Jerry: "It's been exciting to see your two boys pretty much growing up together. You hoped that they would get to play together as a junior and senior. It's been fun to watch. I think I do more coaching with both of them, more than anything, but it's fun to watch."
"It's never a relaxing thing. Knowing your two boys and what they can do and what they can't do. If they kind of do something that I know they can't do then that kind of gets nerve-racking. I've kind of got to yell at them every once in a while to let them know what they did wrong or something or what they need to do to make an impact on the game, you know?"
So do the boys actually hear him?
Jerry: "Oh yeah. You can pretty much ask any of the Scott Central fans, they're going to hear me. There's not a doubt. They're going to hear me. I know there's a coach on the sideline, but I pretty much coached them all their youth years so I pretty well know their negatives and their positives."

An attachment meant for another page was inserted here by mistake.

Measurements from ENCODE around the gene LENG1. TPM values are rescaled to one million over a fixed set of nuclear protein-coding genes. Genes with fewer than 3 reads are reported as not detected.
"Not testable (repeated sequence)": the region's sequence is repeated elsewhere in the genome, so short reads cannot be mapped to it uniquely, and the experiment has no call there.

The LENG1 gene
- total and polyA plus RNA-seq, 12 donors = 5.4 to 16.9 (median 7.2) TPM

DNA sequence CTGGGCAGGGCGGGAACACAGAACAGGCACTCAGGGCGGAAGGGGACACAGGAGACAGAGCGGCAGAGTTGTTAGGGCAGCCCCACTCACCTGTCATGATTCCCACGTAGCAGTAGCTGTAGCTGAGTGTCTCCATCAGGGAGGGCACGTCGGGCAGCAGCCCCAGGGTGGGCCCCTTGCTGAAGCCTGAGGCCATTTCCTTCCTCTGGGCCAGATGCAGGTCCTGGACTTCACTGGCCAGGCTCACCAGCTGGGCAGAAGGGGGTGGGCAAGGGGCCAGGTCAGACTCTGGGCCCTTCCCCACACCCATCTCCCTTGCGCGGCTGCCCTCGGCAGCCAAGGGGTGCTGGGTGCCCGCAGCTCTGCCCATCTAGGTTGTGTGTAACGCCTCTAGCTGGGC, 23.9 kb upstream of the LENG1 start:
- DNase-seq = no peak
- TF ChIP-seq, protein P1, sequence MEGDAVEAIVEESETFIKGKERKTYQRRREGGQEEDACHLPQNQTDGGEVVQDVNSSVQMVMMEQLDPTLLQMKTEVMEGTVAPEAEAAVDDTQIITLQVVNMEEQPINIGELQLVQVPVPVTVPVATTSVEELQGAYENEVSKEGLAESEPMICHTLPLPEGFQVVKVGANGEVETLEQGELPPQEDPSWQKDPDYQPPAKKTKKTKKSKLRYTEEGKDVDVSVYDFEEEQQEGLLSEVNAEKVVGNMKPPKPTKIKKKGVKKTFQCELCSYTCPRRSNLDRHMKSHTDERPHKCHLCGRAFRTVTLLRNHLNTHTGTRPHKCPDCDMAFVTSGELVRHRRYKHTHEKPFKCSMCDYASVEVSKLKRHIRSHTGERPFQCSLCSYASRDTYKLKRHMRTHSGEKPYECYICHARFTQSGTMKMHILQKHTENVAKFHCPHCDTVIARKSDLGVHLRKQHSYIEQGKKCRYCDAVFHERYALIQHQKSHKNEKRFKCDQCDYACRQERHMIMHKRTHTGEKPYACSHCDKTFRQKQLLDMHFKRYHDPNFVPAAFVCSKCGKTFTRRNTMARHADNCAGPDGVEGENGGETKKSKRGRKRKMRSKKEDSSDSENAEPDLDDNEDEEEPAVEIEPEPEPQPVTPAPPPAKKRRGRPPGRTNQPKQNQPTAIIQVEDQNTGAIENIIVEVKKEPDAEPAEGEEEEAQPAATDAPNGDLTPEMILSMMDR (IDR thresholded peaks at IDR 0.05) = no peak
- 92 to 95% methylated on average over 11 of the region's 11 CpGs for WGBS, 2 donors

"They've still got a ways to go. Hopefully they can go ahead and pull it out, but it's not really about the wins and losses. I just want them to go out and give 110 percent. You can't ask anything else of the kids more or less. If they give it their all and they're satisfied with the way they played, then you can't have no regrets."
Jerry, who was on four SCC state championship teams, said he talks to his sons about how they played after every Braves' game.
Jerry: "Sometimes there can been good nights and sometimes there'll be bad nights. We might be arguing, but that just comes with the territory, especially trying to follow in my footsteps. I pretty well know what it takes, especially at state or whatever, trying to win it."
"Like I tell them, if they have a good game or whatever, there's always room for improvement. No matter what. I can tell them all the bad stuff about the game, and they don't want to hear that. They said, 'Man, can't you just tell me that I had a good game?' I said, 'Yeah, you had a decent game, but there's always room for improvement. Always.'"